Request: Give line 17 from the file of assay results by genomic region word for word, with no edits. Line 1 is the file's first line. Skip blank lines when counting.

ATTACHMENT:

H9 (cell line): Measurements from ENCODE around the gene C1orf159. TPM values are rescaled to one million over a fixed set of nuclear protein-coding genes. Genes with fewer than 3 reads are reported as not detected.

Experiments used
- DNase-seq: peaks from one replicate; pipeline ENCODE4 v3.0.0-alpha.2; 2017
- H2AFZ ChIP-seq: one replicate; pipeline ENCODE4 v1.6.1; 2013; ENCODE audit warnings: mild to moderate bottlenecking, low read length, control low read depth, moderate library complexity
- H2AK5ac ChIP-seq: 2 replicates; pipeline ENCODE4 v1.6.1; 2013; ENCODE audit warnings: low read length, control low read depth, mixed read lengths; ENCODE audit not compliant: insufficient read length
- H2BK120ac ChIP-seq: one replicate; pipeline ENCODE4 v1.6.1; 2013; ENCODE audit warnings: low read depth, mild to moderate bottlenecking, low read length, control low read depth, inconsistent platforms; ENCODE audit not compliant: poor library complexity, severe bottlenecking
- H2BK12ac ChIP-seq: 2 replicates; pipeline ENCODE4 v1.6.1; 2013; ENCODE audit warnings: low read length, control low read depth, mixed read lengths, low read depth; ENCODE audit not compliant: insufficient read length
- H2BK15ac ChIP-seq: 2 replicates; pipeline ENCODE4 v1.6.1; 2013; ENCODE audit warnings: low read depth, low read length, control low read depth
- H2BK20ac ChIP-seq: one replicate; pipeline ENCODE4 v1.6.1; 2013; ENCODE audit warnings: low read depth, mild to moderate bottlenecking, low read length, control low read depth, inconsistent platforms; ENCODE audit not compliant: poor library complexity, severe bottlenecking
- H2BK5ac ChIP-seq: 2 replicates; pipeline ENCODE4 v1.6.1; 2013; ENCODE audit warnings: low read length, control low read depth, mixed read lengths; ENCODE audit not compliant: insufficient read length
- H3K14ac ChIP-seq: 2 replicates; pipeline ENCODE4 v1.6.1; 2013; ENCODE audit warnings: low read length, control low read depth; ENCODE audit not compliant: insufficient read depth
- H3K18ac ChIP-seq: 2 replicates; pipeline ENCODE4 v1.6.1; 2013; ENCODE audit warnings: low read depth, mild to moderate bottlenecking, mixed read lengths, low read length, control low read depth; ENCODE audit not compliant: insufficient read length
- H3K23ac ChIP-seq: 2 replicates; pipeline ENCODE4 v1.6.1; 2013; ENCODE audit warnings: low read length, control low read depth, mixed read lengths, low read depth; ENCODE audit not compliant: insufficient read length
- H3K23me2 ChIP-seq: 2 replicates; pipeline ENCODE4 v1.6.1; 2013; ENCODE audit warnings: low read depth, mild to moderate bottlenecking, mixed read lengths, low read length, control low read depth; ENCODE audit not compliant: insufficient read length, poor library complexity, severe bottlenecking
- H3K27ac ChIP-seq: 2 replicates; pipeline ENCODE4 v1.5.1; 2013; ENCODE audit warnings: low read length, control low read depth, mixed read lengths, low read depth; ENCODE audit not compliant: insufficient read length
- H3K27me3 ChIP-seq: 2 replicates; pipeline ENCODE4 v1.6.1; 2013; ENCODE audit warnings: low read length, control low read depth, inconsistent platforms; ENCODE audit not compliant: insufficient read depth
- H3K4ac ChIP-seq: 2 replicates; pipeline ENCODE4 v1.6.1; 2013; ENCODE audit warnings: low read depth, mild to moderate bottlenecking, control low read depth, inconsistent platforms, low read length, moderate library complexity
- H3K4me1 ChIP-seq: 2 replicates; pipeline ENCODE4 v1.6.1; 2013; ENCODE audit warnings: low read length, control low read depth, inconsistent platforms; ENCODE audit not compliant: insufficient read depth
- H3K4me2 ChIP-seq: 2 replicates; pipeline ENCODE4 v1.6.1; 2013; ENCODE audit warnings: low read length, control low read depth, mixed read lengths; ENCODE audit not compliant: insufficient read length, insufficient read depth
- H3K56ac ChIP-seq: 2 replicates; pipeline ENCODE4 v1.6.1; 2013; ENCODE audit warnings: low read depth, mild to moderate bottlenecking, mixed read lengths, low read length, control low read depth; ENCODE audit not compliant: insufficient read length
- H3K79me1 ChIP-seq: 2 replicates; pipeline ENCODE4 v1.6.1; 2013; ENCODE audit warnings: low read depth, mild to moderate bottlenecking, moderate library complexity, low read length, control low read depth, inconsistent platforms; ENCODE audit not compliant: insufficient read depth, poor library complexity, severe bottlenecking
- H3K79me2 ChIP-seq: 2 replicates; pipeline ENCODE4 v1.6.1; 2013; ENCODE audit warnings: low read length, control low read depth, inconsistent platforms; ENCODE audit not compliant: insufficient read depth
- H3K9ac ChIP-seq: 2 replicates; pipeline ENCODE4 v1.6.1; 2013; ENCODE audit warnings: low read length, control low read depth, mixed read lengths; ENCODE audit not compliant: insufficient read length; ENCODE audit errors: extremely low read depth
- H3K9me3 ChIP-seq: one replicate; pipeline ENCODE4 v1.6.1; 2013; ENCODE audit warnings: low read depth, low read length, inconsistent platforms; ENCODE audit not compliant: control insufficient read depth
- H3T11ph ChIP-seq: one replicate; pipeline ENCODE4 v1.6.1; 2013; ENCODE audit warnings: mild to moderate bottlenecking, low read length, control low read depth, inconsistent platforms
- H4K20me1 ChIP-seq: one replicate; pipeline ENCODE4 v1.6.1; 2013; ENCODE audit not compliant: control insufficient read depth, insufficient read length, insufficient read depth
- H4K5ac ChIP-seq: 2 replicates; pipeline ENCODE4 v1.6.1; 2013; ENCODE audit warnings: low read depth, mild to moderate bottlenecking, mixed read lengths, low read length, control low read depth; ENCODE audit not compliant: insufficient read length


- H3K4ac ChIP-seq: 2 replicates; pipeline ENCODE4 v1.6.1; 2013; ENCODE audit warnings: low read depth, mild to moderate bottlenecking, control low read depth, inconsistent platforms, low read length, moderate library complexity